That’s just such a massively impressive project, @Rhino_Bulgaria! Congrats!
I think those tail lights are a nice counterpoint in the design and I think you did it justice with how that shape flows into the edged surroundings. To me that rear looks like a patient predators growl as the car passes you by.
Unfortunately, we don’t have enough writing staff to write up every interesting project that we see every week… at least a dozen. But we are happy to pass the details along if someone has a short description, image, and a link to more details.
@Rhino_Bulgaria : amazing project. My favourite Rhino project so far. I am amazed by your mechanical parts. I have one question in my head. Was it hard to correct all mechanical parts without a fully parametric engine? I`ve thought that is the place where Rhino users use Solidworks because you had to put all construction lines for every mechanical part and all booleans sources. Because every part may change during project evolution so it would be a waste not to have all sources for all operations. My main question is: what advice you would give me to manage changes in such a big Rhino project without having a fully parametric engine like Solidworks (storing construction lines and all sources for all commands, storing history, blocks, GH)? I wonder how it looks from a practical side.
Hi Marcin, I’m glad that you like this project so much! I appreciate it.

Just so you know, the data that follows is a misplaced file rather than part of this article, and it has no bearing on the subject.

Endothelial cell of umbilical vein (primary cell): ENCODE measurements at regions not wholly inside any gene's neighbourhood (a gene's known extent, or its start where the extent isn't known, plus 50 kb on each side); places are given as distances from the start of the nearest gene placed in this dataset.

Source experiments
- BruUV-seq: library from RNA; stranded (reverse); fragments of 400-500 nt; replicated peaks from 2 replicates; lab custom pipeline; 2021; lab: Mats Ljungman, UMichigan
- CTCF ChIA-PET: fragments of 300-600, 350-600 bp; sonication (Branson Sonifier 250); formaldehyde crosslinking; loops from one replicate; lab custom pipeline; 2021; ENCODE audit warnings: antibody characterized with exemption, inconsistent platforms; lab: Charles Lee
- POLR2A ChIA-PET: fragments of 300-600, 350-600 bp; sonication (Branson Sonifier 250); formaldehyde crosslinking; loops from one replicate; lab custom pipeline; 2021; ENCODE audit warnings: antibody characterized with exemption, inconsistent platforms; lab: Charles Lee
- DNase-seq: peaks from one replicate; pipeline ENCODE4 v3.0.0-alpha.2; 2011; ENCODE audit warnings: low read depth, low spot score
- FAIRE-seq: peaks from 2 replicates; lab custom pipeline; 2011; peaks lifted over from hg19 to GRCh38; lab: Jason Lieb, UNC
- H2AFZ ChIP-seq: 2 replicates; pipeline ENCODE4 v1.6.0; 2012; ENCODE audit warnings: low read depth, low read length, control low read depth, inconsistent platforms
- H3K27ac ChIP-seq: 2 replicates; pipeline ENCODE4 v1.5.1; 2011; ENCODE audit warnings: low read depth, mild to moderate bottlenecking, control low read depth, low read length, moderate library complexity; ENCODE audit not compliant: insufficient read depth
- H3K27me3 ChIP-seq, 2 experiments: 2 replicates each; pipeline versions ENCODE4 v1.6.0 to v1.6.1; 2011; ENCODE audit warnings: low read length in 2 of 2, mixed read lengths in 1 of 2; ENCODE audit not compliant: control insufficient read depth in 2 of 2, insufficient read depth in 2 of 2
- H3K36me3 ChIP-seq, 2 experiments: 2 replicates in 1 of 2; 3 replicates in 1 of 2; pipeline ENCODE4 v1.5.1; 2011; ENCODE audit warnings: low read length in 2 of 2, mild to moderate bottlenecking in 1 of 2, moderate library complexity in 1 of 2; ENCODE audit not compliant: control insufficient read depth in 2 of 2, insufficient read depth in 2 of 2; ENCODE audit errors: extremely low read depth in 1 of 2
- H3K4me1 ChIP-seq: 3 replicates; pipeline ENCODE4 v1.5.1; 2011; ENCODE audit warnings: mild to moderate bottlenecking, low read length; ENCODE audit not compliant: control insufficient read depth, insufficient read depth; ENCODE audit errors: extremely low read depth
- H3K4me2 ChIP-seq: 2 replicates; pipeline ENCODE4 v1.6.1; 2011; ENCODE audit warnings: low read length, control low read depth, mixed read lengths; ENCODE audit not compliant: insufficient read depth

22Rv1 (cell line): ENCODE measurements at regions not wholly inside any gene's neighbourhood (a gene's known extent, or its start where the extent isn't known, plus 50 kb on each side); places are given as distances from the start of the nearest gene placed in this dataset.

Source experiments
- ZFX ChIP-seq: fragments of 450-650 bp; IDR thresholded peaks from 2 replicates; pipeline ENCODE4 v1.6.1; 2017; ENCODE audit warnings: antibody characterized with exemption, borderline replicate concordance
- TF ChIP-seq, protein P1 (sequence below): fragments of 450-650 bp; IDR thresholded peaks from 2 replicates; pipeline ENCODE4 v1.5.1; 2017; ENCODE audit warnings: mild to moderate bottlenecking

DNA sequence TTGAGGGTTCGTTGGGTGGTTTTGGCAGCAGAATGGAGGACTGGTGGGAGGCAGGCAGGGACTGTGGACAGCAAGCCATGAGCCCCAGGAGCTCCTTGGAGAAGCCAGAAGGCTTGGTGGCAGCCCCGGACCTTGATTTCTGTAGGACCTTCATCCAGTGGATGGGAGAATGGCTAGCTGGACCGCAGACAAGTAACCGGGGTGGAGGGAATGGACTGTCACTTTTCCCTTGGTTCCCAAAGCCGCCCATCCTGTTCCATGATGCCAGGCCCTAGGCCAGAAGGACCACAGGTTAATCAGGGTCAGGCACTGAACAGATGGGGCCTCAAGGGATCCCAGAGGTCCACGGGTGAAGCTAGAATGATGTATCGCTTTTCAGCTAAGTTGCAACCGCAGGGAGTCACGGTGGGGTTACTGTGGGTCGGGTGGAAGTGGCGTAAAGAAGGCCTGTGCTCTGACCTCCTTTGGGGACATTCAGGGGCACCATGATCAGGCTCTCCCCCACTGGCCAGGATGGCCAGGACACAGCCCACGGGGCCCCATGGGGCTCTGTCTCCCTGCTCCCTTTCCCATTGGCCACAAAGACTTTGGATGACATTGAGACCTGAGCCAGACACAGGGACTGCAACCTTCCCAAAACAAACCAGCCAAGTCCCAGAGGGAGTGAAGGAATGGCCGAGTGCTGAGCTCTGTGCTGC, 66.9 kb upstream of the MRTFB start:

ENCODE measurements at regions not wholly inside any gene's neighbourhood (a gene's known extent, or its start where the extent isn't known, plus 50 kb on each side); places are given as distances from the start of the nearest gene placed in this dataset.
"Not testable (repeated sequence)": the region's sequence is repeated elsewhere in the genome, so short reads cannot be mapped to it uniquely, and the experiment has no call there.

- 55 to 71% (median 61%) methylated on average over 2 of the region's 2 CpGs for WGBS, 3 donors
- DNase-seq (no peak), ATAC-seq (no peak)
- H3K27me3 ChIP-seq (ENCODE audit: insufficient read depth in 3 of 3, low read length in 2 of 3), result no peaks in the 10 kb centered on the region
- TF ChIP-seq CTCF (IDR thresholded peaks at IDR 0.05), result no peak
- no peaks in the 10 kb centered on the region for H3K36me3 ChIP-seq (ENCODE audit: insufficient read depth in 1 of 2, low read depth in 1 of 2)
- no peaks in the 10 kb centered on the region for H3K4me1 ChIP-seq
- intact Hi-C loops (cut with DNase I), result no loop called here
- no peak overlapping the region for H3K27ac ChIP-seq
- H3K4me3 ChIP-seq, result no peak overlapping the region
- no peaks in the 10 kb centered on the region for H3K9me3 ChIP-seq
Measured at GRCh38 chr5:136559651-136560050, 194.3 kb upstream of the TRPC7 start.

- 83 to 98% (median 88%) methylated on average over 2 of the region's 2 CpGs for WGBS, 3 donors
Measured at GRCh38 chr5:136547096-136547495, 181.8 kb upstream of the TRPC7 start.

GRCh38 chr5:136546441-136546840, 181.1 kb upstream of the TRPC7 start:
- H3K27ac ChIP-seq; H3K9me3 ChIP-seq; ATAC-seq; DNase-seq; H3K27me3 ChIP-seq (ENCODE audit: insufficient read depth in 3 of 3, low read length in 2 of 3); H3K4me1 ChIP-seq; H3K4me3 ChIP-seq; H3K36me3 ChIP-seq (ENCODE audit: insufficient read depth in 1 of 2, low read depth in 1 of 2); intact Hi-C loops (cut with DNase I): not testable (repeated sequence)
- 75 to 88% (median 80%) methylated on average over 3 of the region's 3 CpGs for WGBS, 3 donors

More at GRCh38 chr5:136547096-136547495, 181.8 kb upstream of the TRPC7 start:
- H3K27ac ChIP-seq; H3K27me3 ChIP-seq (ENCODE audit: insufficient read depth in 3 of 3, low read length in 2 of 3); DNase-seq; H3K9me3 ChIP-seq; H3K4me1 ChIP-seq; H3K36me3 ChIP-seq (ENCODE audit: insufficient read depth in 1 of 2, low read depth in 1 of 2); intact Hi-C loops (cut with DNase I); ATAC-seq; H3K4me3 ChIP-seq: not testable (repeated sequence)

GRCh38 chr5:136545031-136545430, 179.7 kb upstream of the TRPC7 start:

To reply your question, I will have to repeat what many others said over the years: Since there is no parametrization history in Rhino, the user have to use brute force, i.e. delete some portion of the model and then do the corrections needed to suit the design intent. While this is sometimes slow and repetitive, this also means that the user have more freedom on how to shape the model. Rhino is a free-form modeling program and that has its pros and cons. On one hand, Solidworks, Inventor, Catia and other specialized parametric CAD programs are very well suited for general mechanical design and in most cases changes on the shape and size could be done much easier than in Rhino, but on the other hand they don’t have the flexibility that Rhino has with free-form shapes.
Due to the lack of mechanical simulation in Rhino I had to rely on Solidworks for verification of the suspension geometry (turning left/right, stroke, camber angle, caster angle, bump steer, collision detection etc). Initially, I did a simple test with a great free online parametric suspension simulation program called “VSusp” (Vehicle suspension): http://vsusp.com
When I was kid in the 90s I created a simple wooden/cork/paper experimental scale model of the multi-link suspension that I wanted to implement in a real car some day. You can see the model in motion here:
I decided to implement that multi-link layout instead of the typical double-wishbone design, because it’s a very smart way to gain camber angle and caster angle, which translates to a better grip and lesser movement of the wheel towards the front or rear of the car (when seen from side view). The latter reduces the occupied volume of the front wheels, and thus allows to slightly increase the feet room, which is always too tight in mid-engined cars with cab-forward design.